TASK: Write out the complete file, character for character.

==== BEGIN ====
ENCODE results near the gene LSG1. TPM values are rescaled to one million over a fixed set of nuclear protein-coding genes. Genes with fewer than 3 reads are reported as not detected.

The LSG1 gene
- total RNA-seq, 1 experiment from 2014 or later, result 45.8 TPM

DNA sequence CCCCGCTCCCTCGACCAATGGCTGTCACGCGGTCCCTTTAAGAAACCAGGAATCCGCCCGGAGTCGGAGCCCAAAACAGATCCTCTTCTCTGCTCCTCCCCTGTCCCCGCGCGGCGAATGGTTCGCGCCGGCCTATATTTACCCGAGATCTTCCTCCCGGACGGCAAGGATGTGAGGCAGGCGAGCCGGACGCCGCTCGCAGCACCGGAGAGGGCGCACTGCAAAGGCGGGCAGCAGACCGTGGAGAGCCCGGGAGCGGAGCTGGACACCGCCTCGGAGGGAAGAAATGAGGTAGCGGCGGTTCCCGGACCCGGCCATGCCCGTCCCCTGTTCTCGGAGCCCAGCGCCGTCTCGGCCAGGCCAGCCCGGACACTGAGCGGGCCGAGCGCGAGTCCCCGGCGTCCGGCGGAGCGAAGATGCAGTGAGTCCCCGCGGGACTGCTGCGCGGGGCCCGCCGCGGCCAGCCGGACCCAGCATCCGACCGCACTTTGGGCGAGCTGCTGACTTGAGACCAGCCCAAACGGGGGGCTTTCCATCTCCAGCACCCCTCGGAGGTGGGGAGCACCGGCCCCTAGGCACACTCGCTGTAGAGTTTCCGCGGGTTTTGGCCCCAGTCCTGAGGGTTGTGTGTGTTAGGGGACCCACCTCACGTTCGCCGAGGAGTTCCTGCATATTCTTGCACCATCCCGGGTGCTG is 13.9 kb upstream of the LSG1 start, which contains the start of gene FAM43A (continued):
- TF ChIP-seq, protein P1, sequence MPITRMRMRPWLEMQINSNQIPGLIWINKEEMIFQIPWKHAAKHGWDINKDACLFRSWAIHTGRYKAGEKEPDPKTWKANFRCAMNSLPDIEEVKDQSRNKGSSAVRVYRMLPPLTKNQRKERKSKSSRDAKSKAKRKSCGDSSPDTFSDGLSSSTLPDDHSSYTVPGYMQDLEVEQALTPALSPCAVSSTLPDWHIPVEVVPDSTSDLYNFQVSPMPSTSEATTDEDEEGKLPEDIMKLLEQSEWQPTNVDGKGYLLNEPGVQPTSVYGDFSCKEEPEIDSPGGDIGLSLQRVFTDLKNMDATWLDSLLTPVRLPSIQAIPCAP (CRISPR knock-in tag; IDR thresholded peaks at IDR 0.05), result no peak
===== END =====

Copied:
ENCODE results near the gene LSG1. TPM values are rescaled to one million over a fixed set of nuclear protein-coding genes. Genes with fewer than 3 reads are reported as not detected.

The LSG1 gene
- total RNA-seq, 1 experiment from 2014 or later, result 45.8 TPM

DNA sequence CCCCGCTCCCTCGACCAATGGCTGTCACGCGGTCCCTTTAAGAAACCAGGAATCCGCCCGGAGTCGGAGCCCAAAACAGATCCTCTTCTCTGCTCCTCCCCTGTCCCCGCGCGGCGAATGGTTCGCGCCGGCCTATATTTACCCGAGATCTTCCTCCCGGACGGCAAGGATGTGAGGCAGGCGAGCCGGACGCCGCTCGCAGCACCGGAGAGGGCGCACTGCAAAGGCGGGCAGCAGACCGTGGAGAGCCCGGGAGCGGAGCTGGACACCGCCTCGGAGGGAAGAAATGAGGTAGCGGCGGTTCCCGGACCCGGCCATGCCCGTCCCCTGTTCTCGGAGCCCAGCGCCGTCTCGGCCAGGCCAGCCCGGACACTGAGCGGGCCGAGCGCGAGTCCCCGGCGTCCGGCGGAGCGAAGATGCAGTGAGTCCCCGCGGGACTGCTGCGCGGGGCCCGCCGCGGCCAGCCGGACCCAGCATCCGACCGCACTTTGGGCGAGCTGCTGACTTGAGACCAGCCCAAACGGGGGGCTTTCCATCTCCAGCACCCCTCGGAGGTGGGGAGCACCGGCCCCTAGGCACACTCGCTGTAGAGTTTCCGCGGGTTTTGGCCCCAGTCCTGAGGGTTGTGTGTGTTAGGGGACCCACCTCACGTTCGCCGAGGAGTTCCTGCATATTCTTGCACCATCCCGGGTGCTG is 13.9 kb upstream of the LSG1 start, which contains the start of gene FAM43A (continued):
- TF ChIP-seq, protein P1, sequence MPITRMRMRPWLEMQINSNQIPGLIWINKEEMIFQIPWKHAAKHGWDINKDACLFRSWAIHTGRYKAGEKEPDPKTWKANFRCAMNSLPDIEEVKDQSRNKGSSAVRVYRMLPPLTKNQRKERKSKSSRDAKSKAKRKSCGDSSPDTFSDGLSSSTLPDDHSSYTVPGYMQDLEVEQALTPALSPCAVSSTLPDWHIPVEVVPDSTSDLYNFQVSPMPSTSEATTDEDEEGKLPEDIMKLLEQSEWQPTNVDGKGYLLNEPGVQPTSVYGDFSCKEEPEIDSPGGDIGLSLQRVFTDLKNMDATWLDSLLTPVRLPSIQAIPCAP (CRISPR knock-in tag; IDR thresholded peaks at IDR 0.05), result no peak